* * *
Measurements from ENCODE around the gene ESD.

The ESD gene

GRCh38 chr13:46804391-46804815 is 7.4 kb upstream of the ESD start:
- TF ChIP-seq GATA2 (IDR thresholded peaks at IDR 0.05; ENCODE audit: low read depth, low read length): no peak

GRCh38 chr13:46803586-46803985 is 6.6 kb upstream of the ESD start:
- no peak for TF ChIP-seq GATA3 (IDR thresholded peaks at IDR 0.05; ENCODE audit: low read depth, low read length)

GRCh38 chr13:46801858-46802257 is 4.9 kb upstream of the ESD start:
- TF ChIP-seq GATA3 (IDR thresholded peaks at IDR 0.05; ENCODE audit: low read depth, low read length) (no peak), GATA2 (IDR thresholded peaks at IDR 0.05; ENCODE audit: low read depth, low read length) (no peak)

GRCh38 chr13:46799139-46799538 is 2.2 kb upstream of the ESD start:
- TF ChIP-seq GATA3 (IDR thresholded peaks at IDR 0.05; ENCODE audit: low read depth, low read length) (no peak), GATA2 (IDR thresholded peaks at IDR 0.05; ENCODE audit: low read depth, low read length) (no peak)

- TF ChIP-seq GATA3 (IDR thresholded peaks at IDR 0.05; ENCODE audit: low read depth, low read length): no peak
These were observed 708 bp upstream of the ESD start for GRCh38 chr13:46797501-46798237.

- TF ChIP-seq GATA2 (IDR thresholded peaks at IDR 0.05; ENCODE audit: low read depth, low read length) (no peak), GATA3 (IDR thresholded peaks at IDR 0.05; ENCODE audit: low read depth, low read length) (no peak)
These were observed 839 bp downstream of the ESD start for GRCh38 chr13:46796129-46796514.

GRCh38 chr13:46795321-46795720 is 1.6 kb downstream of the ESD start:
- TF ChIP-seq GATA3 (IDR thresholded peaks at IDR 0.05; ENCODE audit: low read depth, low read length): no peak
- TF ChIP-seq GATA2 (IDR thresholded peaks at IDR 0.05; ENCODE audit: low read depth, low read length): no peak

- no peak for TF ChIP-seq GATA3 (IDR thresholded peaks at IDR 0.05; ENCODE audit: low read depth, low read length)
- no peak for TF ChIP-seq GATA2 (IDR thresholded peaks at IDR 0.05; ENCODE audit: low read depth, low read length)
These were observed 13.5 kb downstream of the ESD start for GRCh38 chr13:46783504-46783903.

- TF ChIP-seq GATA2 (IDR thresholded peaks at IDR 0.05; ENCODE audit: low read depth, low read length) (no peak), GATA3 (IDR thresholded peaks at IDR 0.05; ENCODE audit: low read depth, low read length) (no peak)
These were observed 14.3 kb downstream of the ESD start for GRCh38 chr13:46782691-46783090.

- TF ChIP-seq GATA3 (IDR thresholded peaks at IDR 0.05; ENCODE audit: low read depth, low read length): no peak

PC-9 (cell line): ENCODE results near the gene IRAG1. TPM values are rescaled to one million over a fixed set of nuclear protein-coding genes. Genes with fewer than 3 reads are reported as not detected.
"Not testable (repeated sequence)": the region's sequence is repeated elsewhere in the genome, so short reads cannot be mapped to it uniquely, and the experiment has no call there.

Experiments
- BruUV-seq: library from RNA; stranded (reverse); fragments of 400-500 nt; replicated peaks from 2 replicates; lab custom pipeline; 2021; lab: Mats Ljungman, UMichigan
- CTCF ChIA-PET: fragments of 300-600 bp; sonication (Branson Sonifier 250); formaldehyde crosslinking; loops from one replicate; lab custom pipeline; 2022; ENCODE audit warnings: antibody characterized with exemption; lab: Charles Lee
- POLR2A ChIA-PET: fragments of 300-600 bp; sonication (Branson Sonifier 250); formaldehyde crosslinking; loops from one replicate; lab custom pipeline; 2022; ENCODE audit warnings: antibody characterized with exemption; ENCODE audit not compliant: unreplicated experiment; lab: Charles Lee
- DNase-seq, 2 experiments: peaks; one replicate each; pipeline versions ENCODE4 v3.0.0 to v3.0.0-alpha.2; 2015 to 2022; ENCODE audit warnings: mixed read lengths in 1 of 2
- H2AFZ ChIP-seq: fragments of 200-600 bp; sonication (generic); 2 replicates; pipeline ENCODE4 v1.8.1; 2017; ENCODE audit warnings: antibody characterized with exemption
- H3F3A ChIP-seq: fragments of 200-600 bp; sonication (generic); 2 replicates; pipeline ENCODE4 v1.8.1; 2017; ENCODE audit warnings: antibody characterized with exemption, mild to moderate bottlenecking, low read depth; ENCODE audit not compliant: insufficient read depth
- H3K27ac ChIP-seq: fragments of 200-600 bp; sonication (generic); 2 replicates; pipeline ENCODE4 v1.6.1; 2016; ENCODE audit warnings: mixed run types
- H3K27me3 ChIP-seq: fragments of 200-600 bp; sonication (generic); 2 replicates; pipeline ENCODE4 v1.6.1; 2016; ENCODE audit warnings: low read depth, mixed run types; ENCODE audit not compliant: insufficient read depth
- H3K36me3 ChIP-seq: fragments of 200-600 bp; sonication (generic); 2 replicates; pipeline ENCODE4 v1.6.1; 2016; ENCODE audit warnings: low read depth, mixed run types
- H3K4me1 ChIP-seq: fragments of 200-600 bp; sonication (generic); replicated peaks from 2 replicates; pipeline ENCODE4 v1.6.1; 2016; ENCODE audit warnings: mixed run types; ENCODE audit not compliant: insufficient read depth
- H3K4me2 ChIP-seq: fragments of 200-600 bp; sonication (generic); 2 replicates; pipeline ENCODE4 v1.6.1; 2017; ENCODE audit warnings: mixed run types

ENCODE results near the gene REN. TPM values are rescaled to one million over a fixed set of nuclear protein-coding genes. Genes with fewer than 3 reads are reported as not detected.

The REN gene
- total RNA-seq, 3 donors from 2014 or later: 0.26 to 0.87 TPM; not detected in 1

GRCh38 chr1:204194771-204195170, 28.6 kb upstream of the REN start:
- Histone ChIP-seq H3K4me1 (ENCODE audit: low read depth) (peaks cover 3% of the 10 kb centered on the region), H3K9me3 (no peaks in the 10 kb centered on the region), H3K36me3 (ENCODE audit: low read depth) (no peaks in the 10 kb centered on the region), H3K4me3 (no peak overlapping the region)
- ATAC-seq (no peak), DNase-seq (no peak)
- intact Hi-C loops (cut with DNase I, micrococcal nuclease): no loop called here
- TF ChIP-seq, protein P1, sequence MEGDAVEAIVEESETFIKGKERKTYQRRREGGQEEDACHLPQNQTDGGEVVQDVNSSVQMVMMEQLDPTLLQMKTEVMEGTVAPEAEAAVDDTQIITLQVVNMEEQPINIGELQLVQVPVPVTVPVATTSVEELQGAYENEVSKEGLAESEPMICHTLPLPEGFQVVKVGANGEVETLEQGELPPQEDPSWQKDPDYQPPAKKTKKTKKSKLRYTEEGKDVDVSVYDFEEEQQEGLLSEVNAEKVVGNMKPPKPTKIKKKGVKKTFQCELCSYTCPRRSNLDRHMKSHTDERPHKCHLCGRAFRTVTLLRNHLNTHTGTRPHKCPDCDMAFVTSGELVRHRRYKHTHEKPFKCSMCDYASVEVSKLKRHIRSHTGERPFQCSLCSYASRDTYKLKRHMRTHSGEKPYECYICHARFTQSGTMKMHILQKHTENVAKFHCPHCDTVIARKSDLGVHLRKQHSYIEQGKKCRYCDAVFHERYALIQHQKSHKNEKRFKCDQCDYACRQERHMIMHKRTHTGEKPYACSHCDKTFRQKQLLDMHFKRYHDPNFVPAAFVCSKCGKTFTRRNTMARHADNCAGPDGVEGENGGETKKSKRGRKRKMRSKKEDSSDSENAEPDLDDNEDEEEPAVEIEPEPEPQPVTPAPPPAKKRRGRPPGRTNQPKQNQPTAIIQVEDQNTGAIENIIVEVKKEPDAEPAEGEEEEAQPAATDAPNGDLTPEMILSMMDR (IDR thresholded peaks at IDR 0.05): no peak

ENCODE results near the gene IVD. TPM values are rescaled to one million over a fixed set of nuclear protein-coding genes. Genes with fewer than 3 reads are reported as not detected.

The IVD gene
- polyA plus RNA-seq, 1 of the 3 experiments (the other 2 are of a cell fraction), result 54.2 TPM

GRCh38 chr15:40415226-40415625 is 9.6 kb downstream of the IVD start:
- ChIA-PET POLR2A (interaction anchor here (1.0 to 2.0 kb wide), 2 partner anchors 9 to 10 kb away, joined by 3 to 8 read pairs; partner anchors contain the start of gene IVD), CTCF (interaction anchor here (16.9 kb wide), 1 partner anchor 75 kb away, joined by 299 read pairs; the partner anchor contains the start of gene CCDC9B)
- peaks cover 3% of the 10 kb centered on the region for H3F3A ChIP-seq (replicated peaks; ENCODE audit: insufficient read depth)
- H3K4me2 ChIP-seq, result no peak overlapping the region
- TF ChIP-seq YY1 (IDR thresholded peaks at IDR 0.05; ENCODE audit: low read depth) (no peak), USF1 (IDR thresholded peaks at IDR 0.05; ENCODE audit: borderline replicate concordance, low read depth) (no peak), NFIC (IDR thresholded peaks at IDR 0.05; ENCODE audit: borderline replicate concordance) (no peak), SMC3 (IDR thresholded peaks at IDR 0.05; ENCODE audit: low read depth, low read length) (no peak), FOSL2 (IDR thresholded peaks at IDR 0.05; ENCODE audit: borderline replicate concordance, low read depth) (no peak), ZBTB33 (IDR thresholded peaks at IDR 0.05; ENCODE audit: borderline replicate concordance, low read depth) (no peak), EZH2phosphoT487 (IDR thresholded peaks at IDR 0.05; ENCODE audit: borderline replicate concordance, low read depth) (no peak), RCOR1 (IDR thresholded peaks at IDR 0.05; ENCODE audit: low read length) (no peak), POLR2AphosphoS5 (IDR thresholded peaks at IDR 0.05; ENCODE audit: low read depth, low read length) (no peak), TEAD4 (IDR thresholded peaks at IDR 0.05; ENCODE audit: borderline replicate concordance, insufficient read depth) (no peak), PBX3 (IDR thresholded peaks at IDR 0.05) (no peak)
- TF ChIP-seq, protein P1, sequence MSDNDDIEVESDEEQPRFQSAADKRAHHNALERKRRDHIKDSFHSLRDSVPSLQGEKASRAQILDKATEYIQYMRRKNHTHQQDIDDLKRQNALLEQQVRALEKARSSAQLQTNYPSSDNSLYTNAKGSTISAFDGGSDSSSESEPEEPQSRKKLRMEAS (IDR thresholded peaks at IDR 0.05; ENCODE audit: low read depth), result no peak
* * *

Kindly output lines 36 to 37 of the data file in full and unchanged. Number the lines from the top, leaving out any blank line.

- H3K4me1 ChIP-seq: fragments of 200-600 bp; sonication (generic); replicated peaks from 2 replicates; pipeline ENCODE4 v1.6.1; 2016; ENCODE audit warnings: mixed run types; ENCODE audit not compliant: insufficient read depth
- H3K4me2 ChIP-seq: fragments of 200-600 bp; sonication (generic); 2 replicates; pipeline ENCODE4 v1.6.1; 2017; ENCODE audit warnings: mixed run types